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  • Writer's pictureMichael Skalka

Oil of Spike

Updated: Feb 25, 2021

Psychologists say the sense of smell can connect us to memories embedded in the dark recesses of our brain. As a child, perhaps your aunt’s perfume filled your nostrils as she greeted you with open arms, giving a hug that could cripple you if you were not prepared and braced for the event. The odor of pine combined with a mildewed mop is one nearly every school aged child knows all too well.

Scents were also a byproduct of the nature of things around us. Your mother’s stews and sauces all had an aroma, that if smelled now, would bring you right back to your kitchen, sitting in your familiar spot with the nearly forgotten sounds and sensations of your sibling kicking you under the table.

Art scents can be wonderful as well. Art material smells must have been the inspiration for the saying, “All Things in Moderation.” For in truth, so many of the odor generating materials artists use, in large quantities, are dangerous.

In a large museum where artists gain permission to copy master works of art, a trip to the galleries on a day when a copyist is working can be quite delightful. As you approach a room where an artist is working, the first smell is the faint odor of turpentine. In only a few parts per million, the smell speaks of a painter at work. It is the smell of chemistry meeting creativity. Get a bit closer to the copyist and the undertones of linseed oil combine with the pine-based solvent.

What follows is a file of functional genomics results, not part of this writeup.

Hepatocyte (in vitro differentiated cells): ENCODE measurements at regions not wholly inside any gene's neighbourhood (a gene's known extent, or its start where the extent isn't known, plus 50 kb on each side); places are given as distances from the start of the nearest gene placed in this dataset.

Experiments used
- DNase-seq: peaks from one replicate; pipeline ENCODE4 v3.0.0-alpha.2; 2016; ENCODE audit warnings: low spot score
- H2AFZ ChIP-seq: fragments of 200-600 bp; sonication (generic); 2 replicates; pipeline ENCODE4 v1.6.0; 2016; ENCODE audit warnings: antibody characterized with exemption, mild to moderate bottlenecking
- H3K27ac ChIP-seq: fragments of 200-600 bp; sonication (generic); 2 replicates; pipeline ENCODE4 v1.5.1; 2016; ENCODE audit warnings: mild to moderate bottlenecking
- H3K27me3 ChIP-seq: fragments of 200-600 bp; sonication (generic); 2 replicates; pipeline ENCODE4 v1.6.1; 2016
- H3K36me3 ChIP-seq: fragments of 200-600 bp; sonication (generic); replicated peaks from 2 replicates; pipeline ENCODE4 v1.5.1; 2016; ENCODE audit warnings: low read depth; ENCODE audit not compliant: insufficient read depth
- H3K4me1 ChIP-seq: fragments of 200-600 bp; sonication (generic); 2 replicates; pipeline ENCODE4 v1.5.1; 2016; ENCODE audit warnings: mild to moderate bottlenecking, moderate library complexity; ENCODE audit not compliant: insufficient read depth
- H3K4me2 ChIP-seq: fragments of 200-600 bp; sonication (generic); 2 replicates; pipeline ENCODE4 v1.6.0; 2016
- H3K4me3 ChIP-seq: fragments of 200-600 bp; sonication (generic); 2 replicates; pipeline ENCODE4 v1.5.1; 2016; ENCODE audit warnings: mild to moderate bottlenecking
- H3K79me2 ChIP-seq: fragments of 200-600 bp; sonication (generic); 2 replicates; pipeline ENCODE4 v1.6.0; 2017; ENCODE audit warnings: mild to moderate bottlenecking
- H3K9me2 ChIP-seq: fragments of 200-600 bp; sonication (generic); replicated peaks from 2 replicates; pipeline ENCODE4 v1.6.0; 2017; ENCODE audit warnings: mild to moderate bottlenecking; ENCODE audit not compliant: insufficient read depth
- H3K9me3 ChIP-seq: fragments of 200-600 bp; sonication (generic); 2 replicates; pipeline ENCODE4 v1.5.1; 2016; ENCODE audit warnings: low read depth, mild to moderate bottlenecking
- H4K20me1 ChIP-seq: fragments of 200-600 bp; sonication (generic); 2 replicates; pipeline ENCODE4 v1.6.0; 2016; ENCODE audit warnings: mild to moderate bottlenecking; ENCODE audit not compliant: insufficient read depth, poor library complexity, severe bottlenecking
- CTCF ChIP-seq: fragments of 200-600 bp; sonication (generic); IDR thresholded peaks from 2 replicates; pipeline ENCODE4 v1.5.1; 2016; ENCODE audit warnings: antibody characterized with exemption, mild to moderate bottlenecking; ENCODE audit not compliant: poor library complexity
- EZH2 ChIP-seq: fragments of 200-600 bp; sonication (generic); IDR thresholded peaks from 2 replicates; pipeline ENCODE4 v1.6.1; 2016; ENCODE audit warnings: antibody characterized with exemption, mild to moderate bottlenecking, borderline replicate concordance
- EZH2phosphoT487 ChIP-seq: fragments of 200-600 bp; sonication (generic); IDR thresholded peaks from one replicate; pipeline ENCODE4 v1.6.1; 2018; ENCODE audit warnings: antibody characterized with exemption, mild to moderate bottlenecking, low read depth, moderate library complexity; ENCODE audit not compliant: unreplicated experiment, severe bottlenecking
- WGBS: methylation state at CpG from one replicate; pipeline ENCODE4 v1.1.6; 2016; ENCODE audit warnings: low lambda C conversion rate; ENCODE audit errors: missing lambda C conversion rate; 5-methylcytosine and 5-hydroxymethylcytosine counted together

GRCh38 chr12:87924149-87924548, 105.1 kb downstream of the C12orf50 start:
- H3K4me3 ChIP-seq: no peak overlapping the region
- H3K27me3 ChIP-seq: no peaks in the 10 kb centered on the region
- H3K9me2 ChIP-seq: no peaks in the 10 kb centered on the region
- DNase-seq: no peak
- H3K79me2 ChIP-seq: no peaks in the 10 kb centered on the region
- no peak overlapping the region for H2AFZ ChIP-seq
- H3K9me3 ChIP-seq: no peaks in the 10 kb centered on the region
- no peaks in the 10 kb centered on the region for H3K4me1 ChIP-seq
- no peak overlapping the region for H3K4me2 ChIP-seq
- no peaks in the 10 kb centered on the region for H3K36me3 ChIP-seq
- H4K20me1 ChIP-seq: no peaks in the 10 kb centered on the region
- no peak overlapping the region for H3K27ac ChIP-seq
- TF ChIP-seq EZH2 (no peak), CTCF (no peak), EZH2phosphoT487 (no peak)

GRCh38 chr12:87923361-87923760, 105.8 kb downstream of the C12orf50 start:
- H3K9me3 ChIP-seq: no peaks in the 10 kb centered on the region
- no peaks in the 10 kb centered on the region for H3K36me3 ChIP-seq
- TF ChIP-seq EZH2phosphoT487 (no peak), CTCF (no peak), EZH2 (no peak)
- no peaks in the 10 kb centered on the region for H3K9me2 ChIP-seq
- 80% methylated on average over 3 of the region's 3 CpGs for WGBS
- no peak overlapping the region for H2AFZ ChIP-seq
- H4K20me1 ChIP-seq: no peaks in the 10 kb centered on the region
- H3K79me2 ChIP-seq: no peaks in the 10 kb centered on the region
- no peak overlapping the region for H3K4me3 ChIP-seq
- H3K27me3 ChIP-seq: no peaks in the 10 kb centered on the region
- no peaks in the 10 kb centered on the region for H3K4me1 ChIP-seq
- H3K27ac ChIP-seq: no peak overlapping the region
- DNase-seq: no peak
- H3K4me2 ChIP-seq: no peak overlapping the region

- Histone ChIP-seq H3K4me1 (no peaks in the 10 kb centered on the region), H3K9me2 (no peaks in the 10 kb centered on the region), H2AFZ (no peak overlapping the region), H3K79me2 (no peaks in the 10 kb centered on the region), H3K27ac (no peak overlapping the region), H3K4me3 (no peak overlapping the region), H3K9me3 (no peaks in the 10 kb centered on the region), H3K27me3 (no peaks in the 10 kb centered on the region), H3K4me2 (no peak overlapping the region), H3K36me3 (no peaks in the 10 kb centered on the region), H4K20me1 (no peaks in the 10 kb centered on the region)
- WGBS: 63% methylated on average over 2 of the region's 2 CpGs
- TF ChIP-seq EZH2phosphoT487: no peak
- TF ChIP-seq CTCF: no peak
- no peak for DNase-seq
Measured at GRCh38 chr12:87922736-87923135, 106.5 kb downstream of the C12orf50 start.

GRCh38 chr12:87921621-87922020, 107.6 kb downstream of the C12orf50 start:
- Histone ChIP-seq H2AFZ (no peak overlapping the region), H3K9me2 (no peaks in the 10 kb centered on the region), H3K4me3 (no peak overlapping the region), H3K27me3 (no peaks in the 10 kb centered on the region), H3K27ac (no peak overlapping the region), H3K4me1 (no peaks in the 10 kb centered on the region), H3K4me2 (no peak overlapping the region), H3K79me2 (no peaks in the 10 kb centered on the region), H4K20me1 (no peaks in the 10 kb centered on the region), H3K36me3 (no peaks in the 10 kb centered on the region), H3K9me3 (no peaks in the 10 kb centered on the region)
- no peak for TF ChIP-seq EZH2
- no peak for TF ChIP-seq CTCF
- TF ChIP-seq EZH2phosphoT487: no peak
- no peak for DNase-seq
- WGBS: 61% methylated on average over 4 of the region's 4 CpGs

Other painting solvents and mediums have distinct odors. The one that comes to mind is Oil of Spike. It is a relative of the lavender plant that is commonly used for a wide range of purposes. Oil of Spike derived from the species, Lavandula latifolia, yields oil that has found its place as a solvent. It has a very strong odor and a small amount will fill a space with a lavender/camphor-like smell.

Oil of spike has also been used in perfumery as well as the medicinal field. It was one of the ingredients in recipe for liniment used to treat horses. It was also used to alleviate saddle sores.

It is similar in smell, but far more pungent and coarser than the oil obtained from the broad-leaf lavender Lavandula Angustifolia that most of us are accustomed to finding in our local garden stores or see growing in field in the French countryside. Lavandula Angustifolia is the lavender used in perfumes, soaps and expensive bottles of aromatherapy liquids.

An important concept to remember is that just because oil of spike smells pleasant, it should not be used in a poorly ventilated area. It needs to be respected as a solvent that has components that should not be allowed to reach high saturation levels in the air of a studio space. A large percentage of Linalool, Eucalyptol and Camphor gum makes up the components of Oil of Spike and while they are touted to not have published/documented threshold exposure limits, they are listed as having skin irritation and sensitivity issues related to them, so adequate ventilation is a good practice to follow when using this solvent. Further, the safety documentation cautions against direct exposure, especially by skin contact. Treat oil of spike as one would treat other solvents, with care and respect.

In the late nineteenth-century, George Field speaks of oils of both rosemary and thyme as being numerous but not any better as a diluent or solvent for painting than oil of spike or turpentine. What an amazing smell must have come from studios using any of these aromatic oils.

The Syntax of Color

Original Grammar of Color Essay

Vol: 1 No.12 (Published 05-19-05)

(Edited 2021)

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